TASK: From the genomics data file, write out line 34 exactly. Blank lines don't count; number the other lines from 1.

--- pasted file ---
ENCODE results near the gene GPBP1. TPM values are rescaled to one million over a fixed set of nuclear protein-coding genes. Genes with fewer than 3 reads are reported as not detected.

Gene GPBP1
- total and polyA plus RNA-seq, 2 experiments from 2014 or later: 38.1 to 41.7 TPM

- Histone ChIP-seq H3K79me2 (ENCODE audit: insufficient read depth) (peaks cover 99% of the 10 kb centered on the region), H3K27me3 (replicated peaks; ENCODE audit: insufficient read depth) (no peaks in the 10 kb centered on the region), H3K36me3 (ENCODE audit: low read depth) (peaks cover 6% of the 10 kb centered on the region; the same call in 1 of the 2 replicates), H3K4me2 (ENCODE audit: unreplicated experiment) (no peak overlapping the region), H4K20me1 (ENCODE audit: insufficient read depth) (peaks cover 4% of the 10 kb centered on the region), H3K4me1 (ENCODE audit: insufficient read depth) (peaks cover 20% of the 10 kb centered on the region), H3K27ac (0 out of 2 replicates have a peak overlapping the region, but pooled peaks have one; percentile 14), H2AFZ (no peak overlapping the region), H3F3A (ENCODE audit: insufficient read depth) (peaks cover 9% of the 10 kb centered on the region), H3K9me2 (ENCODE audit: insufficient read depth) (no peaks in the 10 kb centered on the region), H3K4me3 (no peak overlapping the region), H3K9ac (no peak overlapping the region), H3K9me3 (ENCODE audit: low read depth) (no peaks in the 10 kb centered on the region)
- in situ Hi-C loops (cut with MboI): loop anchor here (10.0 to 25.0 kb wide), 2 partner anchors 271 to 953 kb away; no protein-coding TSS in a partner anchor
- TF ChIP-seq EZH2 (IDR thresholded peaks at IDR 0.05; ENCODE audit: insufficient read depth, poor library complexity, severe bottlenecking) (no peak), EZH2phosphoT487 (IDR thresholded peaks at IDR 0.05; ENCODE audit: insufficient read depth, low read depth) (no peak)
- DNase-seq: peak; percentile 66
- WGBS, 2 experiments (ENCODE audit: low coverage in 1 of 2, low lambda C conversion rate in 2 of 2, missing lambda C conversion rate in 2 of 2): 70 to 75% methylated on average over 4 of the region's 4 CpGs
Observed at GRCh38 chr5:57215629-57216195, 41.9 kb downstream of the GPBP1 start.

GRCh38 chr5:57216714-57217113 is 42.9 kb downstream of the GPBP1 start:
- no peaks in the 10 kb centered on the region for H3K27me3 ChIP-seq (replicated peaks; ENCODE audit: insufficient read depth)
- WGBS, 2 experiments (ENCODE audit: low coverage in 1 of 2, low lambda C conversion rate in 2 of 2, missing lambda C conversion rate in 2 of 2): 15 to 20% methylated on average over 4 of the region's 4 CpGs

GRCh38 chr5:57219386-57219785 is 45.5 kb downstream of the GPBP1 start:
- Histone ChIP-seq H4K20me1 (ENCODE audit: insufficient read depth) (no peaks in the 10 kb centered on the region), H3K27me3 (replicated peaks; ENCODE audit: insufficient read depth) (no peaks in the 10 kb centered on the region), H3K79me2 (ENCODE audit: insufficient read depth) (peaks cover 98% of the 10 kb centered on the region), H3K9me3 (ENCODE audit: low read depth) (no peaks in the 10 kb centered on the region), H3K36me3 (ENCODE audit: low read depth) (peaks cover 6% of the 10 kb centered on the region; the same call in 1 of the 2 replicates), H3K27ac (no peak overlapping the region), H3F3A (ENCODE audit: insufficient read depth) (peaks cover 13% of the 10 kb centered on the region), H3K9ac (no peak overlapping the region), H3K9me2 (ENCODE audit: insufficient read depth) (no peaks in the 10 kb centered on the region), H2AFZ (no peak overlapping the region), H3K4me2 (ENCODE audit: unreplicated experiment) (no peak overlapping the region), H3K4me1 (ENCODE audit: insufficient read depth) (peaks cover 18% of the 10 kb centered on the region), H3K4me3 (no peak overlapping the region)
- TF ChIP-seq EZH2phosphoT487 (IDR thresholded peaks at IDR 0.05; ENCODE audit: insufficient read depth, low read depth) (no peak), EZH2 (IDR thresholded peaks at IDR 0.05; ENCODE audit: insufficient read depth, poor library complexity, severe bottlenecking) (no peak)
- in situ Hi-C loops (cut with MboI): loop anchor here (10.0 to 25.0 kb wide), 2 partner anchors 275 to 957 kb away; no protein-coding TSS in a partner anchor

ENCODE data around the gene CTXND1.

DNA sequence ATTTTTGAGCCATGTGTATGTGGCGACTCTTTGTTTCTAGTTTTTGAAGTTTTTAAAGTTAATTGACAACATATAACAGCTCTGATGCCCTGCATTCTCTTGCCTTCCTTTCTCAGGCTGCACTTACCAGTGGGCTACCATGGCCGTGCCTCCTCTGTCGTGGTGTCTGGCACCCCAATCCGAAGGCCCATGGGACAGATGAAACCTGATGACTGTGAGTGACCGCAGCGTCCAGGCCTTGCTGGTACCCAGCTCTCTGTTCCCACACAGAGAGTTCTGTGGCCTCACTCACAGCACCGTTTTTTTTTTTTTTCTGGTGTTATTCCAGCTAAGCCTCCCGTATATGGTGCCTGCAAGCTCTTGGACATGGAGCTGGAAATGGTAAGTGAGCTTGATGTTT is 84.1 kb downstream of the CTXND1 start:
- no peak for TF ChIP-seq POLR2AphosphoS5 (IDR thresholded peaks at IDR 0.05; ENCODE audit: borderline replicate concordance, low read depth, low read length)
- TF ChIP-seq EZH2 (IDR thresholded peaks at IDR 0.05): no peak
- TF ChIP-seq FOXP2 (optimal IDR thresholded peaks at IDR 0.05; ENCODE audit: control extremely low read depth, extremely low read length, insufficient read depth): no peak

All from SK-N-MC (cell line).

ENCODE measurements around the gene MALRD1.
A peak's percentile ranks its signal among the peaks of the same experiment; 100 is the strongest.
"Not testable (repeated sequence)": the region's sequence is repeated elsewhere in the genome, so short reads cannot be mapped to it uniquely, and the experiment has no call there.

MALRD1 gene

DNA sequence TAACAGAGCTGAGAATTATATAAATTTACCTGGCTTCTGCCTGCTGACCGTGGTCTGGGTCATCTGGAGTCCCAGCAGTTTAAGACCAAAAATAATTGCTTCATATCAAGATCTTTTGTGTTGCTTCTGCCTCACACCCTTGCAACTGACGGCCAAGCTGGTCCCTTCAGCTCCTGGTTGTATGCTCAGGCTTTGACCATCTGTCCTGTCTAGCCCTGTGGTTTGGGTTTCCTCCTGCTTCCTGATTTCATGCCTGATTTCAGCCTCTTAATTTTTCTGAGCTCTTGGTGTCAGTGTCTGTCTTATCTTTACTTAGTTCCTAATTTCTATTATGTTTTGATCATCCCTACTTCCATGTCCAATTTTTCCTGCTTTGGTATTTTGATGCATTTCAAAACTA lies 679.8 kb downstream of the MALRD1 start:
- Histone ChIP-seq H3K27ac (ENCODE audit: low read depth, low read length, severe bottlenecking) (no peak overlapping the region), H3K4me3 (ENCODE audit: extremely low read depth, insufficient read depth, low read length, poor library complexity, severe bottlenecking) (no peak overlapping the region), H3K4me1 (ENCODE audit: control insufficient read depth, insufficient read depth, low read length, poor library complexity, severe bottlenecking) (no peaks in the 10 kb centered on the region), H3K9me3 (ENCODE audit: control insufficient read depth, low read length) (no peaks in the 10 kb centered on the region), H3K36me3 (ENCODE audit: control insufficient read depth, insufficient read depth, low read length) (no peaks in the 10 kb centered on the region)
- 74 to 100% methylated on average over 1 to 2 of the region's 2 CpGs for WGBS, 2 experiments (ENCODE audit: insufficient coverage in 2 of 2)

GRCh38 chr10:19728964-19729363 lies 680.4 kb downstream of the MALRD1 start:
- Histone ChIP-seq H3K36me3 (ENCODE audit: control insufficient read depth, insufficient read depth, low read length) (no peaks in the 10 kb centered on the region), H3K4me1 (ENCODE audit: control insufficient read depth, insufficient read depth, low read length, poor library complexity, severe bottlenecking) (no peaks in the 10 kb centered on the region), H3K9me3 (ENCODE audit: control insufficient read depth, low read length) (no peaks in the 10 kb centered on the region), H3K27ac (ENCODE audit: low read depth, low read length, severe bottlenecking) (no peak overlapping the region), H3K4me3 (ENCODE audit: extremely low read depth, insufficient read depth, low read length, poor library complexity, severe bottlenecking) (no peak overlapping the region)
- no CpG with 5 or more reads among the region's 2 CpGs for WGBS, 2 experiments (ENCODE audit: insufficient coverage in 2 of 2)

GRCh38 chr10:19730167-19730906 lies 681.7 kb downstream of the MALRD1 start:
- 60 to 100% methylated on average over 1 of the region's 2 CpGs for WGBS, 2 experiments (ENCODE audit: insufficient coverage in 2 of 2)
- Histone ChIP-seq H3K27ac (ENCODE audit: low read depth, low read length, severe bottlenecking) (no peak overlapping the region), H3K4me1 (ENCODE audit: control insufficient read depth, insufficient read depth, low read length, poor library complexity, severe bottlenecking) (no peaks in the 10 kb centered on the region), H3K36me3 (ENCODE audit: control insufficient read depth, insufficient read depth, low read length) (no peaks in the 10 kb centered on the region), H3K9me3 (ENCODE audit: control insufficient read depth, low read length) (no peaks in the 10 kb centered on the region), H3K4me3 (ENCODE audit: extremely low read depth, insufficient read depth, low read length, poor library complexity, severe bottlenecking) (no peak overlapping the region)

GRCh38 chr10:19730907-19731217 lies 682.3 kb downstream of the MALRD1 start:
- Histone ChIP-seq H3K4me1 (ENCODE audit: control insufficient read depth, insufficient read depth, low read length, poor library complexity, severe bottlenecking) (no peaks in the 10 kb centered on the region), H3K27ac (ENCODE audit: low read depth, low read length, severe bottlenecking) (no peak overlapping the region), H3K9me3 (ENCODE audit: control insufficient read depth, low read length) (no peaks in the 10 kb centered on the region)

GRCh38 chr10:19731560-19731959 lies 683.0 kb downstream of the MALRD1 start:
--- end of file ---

- 60 to 100% methylated on average over 1 of the region's 2 CpGs for WGBS, 2 experiments (ENCODE audit: insufficient coverage in 2 of 2)